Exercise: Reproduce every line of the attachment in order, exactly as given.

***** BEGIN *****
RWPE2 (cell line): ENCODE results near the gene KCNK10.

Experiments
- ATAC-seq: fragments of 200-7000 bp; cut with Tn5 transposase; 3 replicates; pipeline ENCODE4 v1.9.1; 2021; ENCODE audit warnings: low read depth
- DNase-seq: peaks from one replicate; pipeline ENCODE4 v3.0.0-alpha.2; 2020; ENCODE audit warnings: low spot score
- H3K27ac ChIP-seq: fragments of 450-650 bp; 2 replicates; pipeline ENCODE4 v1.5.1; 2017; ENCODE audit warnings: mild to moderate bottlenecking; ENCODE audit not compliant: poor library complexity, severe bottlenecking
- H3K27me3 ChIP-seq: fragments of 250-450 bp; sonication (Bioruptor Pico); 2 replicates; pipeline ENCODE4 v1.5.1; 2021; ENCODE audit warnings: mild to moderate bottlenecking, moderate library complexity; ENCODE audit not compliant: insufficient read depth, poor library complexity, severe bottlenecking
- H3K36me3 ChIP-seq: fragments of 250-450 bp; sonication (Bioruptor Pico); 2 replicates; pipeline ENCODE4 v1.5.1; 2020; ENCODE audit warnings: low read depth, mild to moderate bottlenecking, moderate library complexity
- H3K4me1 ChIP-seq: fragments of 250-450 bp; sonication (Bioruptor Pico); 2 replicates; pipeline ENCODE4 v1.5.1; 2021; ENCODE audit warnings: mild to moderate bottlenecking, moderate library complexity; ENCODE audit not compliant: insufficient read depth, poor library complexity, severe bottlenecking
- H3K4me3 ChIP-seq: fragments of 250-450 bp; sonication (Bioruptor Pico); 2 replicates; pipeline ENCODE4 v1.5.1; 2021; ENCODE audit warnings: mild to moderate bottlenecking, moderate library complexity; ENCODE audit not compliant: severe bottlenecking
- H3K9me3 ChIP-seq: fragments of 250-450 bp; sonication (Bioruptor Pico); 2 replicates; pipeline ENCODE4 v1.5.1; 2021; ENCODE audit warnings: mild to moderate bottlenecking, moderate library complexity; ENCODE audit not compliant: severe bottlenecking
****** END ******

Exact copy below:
RWPE2 (cell line): ENCODE results near the gene KCNK10.

Experiments
- ATAC-seq: fragments of 200-7000 bp; cut with Tn5 transposase; 3 replicates; pipeline ENCODE4 v1.9.1; 2021; ENCODE audit warnings: low read depth
- DNase-seq: peaks from one replicate; pipeline ENCODE4 v3.0.0-alpha.2; 2020; ENCODE audit warnings: low spot score
- H3K27ac ChIP-seq: fragments of 450-650 bp; 2 replicates; pipeline ENCODE4 v1.5.1; 2017; ENCODE audit warnings: mild to moderate bottlenecking; ENCODE audit not compliant: poor library complexity, severe bottlenecking
- H3K27me3 ChIP-seq: fragments of 250-450 bp; sonication (Bioruptor Pico); 2 replicates; pipeline ENCODE4 v1.5.1; 2021; ENCODE audit warnings: mild to moderate bottlenecking, moderate library complexity; ENCODE audit not compliant: insufficient read depth, poor library complexity, severe bottlenecking
- H3K36me3 ChIP-seq: fragments of 250-450 bp; sonication (Bioruptor Pico); 2 replicates; pipeline ENCODE4 v1.5.1; 2020; ENCODE audit warnings: low read depth, mild to moderate bottlenecking, moderate library complexity
- H3K4me1 ChIP-seq: fragments of 250-450 bp; sonication (Bioruptor Pico); 2 replicates; pipeline ENCODE4 v1.5.1; 2021; ENCODE audit warnings: mild to moderate bottlenecking, moderate library complexity; ENCODE audit not compliant: insufficient read depth, poor library complexity, severe bottlenecking
- H3K4me3 ChIP-seq: fragments of 250-450 bp; sonication (Bioruptor Pico); 2 replicates; pipeline ENCODE4 v1.5.1; 2021; ENCODE audit warnings: mild to moderate bottlenecking, moderate library complexity; ENCODE audit not compliant: severe bottlenecking
- H3K9me3 ChIP-seq: fragments of 250-450 bp; sonication (Bioruptor Pico); 2 replicates; pipeline ENCODE4 v1.5.1; 2021; ENCODE audit warnings: mild to moderate bottlenecking, moderate library complexity; ENCODE audit not compliant: severe bottlenecking